Have a great week,
Glen Rhodes, Minister of Discipling and Community Life, Arthur Mennonite Church

Citizens of God’s Kingdom

Read: Psalm 24:1; Romans 5:1-5; Philippians 3:20-21; Ephesians 2:14-22

I am writing this week from Phoenix, Arizona where Mennonite Church USA is holding their convention. The theme this year is “Citizens of God’s Kingdom, healed in hope” and the passages listed above are the scriptures that we are focusing on during the convention.

It has been a wonderful reminder that despite borders, countries, and continents, we are all a part of God’s kingdom together as Christians and followers of Jesus Christ. No passport is required, no proof of identity, or customs are needed to be a part of this kingdom.

The hope and healing of Jesus Christ is what binds us together and connects us as his children. It is interesting that one of the theme passages for this week is Ephesians 2:14-22, a book in the New Testament that our church recently studied in the month of June. That scripture says….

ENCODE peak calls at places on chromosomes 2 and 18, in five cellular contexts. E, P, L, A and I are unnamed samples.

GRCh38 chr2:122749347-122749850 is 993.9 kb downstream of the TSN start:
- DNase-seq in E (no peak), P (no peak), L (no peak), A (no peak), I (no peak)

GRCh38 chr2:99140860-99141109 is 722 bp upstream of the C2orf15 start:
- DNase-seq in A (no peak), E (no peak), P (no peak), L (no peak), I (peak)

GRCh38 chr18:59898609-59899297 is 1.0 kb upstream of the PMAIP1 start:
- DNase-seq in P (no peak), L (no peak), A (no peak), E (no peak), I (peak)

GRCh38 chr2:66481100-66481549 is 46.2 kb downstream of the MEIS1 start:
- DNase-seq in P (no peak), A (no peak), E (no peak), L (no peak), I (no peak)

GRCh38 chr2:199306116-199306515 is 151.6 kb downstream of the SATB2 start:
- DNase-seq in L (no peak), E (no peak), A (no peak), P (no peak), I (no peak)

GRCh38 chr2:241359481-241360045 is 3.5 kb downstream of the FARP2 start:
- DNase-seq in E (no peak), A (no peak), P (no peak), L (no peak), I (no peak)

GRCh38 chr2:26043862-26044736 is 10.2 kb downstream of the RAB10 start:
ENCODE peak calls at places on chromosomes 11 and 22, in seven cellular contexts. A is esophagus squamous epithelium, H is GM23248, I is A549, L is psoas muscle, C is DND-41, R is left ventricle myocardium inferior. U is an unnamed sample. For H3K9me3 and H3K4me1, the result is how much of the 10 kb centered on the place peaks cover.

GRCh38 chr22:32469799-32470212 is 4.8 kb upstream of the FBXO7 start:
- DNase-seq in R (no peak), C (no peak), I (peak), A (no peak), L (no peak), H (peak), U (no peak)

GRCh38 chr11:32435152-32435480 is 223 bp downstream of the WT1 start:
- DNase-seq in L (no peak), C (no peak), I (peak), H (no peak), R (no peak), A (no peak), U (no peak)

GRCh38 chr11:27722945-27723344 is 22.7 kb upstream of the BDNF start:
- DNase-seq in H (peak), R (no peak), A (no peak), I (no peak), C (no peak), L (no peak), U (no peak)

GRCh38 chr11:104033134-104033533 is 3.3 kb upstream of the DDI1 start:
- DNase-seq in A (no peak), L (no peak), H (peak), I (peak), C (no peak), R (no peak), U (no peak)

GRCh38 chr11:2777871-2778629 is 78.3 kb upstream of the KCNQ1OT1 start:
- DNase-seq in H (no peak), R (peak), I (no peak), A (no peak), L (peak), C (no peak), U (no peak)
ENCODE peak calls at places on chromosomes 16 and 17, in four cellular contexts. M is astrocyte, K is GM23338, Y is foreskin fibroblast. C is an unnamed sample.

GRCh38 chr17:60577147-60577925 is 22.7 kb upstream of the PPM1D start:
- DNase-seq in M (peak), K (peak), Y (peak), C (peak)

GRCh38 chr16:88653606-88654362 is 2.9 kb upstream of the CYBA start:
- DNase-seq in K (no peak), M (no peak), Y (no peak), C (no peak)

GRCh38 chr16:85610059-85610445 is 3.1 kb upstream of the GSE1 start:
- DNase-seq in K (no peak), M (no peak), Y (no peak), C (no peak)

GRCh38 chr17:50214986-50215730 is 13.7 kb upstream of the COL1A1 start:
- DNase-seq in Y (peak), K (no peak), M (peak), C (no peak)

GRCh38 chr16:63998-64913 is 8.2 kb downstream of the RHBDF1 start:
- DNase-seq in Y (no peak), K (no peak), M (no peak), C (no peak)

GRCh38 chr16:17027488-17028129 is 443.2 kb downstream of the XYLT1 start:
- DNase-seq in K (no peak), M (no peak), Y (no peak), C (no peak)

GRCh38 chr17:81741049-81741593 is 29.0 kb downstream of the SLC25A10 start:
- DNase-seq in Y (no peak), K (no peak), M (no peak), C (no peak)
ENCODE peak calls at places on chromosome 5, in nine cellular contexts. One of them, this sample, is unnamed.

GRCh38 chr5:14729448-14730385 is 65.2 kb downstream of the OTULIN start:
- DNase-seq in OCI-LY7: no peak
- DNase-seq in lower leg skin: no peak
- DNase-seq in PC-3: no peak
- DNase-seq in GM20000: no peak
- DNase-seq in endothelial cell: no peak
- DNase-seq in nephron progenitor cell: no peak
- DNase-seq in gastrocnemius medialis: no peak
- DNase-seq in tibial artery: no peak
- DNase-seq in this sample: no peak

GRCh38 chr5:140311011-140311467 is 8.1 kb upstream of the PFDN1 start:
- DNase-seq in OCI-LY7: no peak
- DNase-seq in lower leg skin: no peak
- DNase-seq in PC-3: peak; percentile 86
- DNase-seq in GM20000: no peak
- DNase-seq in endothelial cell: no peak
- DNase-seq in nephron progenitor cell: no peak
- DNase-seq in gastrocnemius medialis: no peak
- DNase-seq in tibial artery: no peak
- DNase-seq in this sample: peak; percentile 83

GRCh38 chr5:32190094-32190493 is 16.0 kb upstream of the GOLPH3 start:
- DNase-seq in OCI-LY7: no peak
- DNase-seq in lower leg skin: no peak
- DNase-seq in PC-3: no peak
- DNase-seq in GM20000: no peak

“For he himself is our peace, who has made the two groups one and has destroyed the barrier, the dividing wall of hostility, by setting aside in his flesh the law with its commands and regulations. His purpose was to create in himself one new humanity out of the two, thus making peace, and in one body to reconcile both of them to God through the cross, by which he put to death their hostility.”

Sometimes those barriers or dividing walls seem hard to overcome for us in the flesh. We allow hostility and regulations to stand between us instead of destroying those in the name and cross of Jesus Christ. This week has been a reminder of our need for Christ and our common bond in his kingdom.